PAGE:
Interview: Nepal Art Supporter Michelle Page

Michelle Page has been traveling to Nepal since 1986. On her first visit, she noticed metal signs that read “Beware of Dog,” hung on many gates in Nepal. She soon found that this ancient tradition of sign painting was disappearing. In 2007, she decided to combine her love of animals with this whimsical art form and created Danger Dogs from Nepal – Folk art from the Himalayas! It gives animal lovers the chance to have a painting of their own pooch or kitty created by a Nepal local, while putting an artist to work. Michelle hires local artists from Nepal, Kathmandu Valley, Pokhara, Darbang, and Jomsom. This fair trade art venture has become a win-win collaboration.

Michelle Page with her Danger Dogs of Nepal Signs; photo courtesy of ETG

Twice a year Michelle returns – once for the Tibetan New Year (Lhosar) in February or March, so she can hire local artists to create these one-of-a-kind gifts for Mother’s Day and Father’s Day. She will arrive for her second annual trip in October, between two of the largest Nepal festivals – Dashain (Bijaya Dashami), and Tihar (Deepawali). The latter is a five-day festival that celebrates various animals. Day two is dubbed Kukur Tihar/Day of the Dog. It celebrates dogs who are adorned with garlands and indulged with treats. Michelle returns to California in December (bringing gifts ordered months prior), just in time for the holidays. In 2015 a devastating earthquake hit, while Michelle and her husband were visiting Nepal, The LA Times ran a story that they were missing. Many of us were in a panic…thank goodness they came back safe. The LA Times did run a follow up story. Michelle put together a fundraiser to help the Nepal people that she loves so much. I interviewed her for my article published in the Argonaut Newspaper.

Artwork from Dilip, on his doorstop on Ring Road in Kathmandu; photo by Michelle Page; courtesy of ETG

Q: How has Danger Dogs from Nepal grown through the years?
A: I got lucky early on when Ed Moses bought 2 paintings and showed them to a gallerist from Ojai who gave me my first exhibit. I sold 15 paintings that first evening. I thought the art business was easy. Little did I know…at this point, after 12 years, many of my first clients’ pets have gone over the rainbow bridge and they are reordering for their latest pets.   I have also been lucky with some very nice press over the years.

Q: Are there any hand crafted signs still being made?
A: Unfortunately, I am the only one that the Nepali signboard artists are still hand painting for. Everyone in Nepal uses flex, a plastic sign that looks terrible and does not hold up as well as the traditional hand painted signs on metal.

Monks at the Boudha Stupa; photo by Michelle Page; courtesy  of ETG

Q: Do you think if you had not started your business, this ancient tradition of painting these metal signs would have disappeared?
A: Sign painting has disappeared, except for me. I have hired 66 artists over the years and would rehire 44 of them, if I could find them and they were all still in business. Many have become truck drivers, farm workers in South Korea, mobile phone repairmen, electrical store owners, department store workers in Dubai.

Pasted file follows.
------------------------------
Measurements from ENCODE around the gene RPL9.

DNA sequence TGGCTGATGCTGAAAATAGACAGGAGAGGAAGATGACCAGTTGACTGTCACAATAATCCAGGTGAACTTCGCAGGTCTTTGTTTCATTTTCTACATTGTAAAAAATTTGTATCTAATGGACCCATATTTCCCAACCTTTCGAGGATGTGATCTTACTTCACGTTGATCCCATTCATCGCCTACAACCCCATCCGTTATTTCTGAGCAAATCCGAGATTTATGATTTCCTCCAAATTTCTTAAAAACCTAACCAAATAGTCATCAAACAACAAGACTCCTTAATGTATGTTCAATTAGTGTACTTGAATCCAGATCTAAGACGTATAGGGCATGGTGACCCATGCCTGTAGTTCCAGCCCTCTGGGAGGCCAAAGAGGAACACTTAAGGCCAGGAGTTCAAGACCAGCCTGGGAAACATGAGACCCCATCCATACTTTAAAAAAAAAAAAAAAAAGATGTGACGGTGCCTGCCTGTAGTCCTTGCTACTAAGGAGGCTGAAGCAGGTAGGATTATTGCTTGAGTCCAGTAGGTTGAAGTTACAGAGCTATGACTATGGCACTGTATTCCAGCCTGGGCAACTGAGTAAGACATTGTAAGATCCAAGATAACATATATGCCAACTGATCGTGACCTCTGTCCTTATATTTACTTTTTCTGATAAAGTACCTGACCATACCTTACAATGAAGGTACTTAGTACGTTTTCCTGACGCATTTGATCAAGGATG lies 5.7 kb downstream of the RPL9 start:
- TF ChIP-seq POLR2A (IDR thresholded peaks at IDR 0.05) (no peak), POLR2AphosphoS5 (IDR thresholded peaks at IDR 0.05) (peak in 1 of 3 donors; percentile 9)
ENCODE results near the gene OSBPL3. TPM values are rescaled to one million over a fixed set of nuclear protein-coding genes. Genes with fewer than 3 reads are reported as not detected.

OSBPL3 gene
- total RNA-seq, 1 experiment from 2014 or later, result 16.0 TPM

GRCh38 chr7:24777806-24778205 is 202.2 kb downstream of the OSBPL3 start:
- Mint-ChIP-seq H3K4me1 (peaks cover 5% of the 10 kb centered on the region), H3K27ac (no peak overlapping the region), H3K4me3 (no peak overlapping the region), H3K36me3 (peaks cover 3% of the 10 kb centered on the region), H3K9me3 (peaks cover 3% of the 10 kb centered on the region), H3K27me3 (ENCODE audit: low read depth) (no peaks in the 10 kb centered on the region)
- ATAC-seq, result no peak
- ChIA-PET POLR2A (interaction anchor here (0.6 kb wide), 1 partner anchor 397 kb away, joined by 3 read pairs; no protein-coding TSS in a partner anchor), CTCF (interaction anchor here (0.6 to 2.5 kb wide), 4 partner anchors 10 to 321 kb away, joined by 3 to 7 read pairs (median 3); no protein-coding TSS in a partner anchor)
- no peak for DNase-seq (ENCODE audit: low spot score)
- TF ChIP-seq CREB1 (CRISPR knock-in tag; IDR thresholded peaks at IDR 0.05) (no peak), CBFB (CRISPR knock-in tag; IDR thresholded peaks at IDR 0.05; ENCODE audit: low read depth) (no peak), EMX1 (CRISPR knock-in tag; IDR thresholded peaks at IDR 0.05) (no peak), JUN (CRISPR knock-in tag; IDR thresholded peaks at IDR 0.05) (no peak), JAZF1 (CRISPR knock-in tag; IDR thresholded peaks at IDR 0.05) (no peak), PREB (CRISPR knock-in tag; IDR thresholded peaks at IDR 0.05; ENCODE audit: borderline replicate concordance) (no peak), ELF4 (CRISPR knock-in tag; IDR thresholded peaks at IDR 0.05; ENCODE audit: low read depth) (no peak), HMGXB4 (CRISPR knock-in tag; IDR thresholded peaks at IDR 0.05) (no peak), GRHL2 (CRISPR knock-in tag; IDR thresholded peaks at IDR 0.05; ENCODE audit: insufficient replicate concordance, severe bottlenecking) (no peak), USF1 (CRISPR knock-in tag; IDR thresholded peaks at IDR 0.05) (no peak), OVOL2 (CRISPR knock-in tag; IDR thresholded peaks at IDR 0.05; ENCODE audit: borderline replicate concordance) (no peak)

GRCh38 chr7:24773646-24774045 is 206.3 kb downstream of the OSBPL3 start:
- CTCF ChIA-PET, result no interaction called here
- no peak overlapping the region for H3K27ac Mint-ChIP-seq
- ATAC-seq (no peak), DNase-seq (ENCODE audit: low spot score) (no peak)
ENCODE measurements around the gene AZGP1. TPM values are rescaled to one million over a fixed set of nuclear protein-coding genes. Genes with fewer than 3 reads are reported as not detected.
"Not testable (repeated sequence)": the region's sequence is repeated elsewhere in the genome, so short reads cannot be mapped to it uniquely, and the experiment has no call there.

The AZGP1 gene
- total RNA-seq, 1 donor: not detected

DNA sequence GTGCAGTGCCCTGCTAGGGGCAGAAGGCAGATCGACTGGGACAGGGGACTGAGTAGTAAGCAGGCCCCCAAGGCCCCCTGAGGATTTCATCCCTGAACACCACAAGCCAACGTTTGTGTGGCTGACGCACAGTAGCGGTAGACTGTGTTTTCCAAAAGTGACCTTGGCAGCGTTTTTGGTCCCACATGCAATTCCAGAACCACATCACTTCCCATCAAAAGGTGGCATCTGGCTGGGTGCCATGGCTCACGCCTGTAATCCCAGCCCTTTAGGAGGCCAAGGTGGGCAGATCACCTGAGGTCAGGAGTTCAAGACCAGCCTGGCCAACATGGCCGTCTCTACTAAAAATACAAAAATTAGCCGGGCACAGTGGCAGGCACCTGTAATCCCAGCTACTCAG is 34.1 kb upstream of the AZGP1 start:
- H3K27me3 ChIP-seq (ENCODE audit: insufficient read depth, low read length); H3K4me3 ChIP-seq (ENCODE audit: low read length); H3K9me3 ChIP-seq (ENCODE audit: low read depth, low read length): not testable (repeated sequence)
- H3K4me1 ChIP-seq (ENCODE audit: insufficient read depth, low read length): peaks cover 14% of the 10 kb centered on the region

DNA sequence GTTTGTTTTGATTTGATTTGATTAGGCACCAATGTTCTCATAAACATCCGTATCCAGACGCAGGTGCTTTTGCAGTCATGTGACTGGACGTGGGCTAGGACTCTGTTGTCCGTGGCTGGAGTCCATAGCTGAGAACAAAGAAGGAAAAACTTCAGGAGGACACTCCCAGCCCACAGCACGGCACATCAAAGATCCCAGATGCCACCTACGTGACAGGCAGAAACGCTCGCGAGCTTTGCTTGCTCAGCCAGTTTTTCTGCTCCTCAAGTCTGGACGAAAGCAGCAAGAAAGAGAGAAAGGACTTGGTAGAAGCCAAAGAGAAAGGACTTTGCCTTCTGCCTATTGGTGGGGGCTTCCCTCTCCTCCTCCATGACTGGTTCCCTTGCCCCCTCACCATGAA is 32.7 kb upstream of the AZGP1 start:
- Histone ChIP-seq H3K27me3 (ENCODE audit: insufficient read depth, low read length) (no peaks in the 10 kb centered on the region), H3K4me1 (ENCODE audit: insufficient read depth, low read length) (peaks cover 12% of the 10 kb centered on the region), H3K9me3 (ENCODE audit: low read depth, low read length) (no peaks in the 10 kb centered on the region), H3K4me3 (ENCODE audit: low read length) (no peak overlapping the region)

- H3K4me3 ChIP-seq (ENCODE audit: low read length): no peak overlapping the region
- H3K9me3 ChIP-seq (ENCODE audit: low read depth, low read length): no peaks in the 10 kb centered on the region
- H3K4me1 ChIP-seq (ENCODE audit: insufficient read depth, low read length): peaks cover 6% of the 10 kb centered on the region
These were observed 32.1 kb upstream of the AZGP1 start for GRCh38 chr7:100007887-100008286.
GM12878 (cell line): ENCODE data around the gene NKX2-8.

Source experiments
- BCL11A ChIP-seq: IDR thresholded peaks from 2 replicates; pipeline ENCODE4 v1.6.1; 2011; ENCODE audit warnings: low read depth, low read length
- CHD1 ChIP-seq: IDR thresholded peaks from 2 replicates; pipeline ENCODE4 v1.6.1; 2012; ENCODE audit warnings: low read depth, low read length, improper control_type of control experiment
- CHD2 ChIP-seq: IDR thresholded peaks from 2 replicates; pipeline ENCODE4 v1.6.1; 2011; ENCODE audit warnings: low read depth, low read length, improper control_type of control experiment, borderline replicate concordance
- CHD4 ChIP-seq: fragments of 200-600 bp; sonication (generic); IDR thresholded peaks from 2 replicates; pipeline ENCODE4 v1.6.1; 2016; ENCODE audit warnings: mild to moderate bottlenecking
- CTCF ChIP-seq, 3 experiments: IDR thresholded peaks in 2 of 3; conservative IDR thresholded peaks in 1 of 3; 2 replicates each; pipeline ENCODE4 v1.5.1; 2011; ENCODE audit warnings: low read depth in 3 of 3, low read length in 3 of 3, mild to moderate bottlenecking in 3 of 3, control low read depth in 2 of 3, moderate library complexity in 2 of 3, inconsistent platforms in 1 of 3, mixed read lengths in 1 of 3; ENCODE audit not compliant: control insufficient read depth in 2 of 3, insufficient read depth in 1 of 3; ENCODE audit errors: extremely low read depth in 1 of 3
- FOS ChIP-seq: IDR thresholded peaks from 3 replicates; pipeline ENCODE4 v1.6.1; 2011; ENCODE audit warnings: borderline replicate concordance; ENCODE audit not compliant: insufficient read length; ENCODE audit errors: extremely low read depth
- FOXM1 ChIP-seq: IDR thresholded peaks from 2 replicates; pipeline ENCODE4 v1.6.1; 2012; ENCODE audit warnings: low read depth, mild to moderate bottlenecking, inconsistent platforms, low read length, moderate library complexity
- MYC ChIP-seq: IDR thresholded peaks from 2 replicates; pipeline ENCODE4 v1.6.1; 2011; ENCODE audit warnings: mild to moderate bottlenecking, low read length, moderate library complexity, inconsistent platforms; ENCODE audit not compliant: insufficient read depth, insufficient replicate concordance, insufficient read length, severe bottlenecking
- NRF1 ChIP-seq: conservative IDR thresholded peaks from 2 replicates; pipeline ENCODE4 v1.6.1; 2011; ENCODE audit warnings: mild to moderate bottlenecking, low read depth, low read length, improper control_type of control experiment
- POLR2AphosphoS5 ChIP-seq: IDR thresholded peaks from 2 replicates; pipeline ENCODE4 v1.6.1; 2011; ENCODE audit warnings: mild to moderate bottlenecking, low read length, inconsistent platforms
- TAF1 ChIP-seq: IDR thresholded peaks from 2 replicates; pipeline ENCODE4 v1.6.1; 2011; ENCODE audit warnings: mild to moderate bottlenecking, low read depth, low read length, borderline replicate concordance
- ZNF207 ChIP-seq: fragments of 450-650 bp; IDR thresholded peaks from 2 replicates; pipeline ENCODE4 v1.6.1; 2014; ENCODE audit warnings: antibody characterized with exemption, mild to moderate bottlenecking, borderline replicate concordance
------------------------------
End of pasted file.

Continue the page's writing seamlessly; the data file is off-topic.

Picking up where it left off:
Q: Is there one or two artists that have really affected you?
A: I really miss two of the artists I have worked with. Shree Lamachhane has left his family for the last three years to work on farms in South Korea where he makes $1100 a month. This makes the sacrifice worth it to Shree and his family. His artwork was stunning and very folk art – a style that I truly love.

Hari Timesina left two years ago to work in Saudi Arabia, working in construction. He lost his studio when the Kathmandu government had a street widening project, tearing six feet off the front of his twelve-foot deep studio. This made getting customers impossible for him. The street widening project really changed the landscape of Kathmandu and not always for the better. Many of the lovely old signs were tossed away and replaced by flex plastic signage. This helped the artists in the short term, but destroyed the folk art signs that I loved so much. Hari’s style was very innocent and unique.

Danger Dog Dalev, photo by Michelle Page; courtesy of ETG

Q: I know you were there during the 2015 earthquake. How is Nepal now?
A: There has been some progress after the May 2015 earthquake. It was frightening and many people slept outdoors for months and even years afterwards. Many homes have not yet been rebuilt even three years later.

Q: I know you have been visiting Nepal for quite some time, are you still enamored by it?
A: I first went to Nepal in 1986, when Kathmandu was known as the Valley of Temples. It was paradise in that you would see the mountains from my guest house’s rooftop. I fell in love with the people, the bustle, the food. Though it has changed over the years, it is still a wonderland of temples.

Q: What do you love most about the locals?
A: Nepalis are unfailingly polite and very well dressed. Many still wear traditional clothing, though this is changing somewhat with the younger generation. They have very close family units and watch each other’s back. They are a good looking people and even without running water, they are clean and care about their appearance.

Q: Why do you think travel is important for all people?
A: What I love about travel is that you become like a child. All is new to you, the sights, the smells, the language and you cannot even read! Time stretches out and every day becomes an adventure.

To find out more about Danger Dogs of Nepal or Michelle Page, visit

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